Building upon more than 400 years of Jesuit tradition, Georgetown McDonough educates students to be principled leaders ready to tackle the world’s most complex challenges.
The Society of Jesus, known as the Jesuits, has been an integral part of Georgetown University throughout its history, united in the common spirit of learning and faith that characterize the Jesuit educational tradition of curiosity, inquiry, and reason. With a strong moral and ethical grounding, Georgetown’s McDonough School of Business continues this tradition by preparing disciplined and discerning business professionals with a clear sense of purposeful leadership.
Georgetown University began with the vision of John Carroll, an American-born, European-educated Jesuit priest who returned to the United States in 1773 to establish a preeminent institution of higher learning based in the Jesuit tradition. In 1789, Bishop Carroll acquired land overlooking the Potomac River outside the village of George-Town and founded the Academy at George-Town, later Georgetown University.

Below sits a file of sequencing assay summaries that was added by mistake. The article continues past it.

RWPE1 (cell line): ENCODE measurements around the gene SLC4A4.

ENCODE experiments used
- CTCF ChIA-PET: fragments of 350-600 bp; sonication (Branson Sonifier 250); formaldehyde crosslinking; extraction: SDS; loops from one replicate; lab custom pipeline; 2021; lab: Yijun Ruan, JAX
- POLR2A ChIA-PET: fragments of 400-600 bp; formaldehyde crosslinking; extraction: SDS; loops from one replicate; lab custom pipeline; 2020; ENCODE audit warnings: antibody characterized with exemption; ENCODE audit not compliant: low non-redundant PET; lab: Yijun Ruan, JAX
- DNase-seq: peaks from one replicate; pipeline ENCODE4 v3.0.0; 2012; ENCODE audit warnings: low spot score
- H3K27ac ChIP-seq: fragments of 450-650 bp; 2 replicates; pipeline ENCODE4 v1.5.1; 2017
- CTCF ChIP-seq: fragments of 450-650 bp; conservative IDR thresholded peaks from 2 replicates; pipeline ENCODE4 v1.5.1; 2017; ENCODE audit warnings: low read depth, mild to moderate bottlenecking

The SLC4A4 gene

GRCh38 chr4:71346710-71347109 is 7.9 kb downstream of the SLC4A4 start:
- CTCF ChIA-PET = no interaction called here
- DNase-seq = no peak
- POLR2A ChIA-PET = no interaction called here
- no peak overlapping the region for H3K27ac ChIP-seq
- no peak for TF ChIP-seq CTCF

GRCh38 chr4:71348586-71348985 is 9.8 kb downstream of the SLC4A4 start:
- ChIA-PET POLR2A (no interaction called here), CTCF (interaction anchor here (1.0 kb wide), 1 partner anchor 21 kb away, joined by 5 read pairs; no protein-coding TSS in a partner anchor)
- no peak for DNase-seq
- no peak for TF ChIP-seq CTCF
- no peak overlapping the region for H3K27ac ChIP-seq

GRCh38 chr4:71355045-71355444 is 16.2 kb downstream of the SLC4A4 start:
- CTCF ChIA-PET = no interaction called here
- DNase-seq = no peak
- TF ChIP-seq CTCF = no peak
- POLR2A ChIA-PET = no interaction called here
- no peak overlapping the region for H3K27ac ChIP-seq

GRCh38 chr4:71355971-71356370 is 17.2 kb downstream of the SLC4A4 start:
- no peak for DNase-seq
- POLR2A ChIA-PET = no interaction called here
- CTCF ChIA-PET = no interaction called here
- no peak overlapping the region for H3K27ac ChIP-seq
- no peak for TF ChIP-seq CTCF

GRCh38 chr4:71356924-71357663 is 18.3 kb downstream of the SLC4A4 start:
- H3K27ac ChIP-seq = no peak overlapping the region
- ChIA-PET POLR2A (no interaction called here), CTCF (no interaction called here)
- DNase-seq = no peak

As the oldest Catholic and Jesuit university founded in the United States, Georgetown is distinctive for its longtime commitment to the values of the Jesuit tradition. These include the integration of learning, faith and service; care for the whole person; character and conviction; religious truth and interfaith understanding; and a commitment to building a more just world.
Georgetown’s Jesuit tradition is evident throughout the McDonough School of Business curriculum and student life:
Students take courses rooted in principled leadership, service learning, and developing a global mindset.
Service to others is woven into curricular and co-curricular activities, such as the Month of Volunteerism, national and international service trips, service-oriented student clubs, and recognition of MBA community fellows at graduation.
There is a collaborative culture where students, faculty, staff, and alumni look after one another.
Kadija Clifton was on the hunt for a job, but getting nowhere. Clifton’s frustrations went beyond the average job searcher’s. She had been released from prison in 2017 and found herself in an all-too-common plight among formerly incarcerated individuals who routinely are shut out of the job market.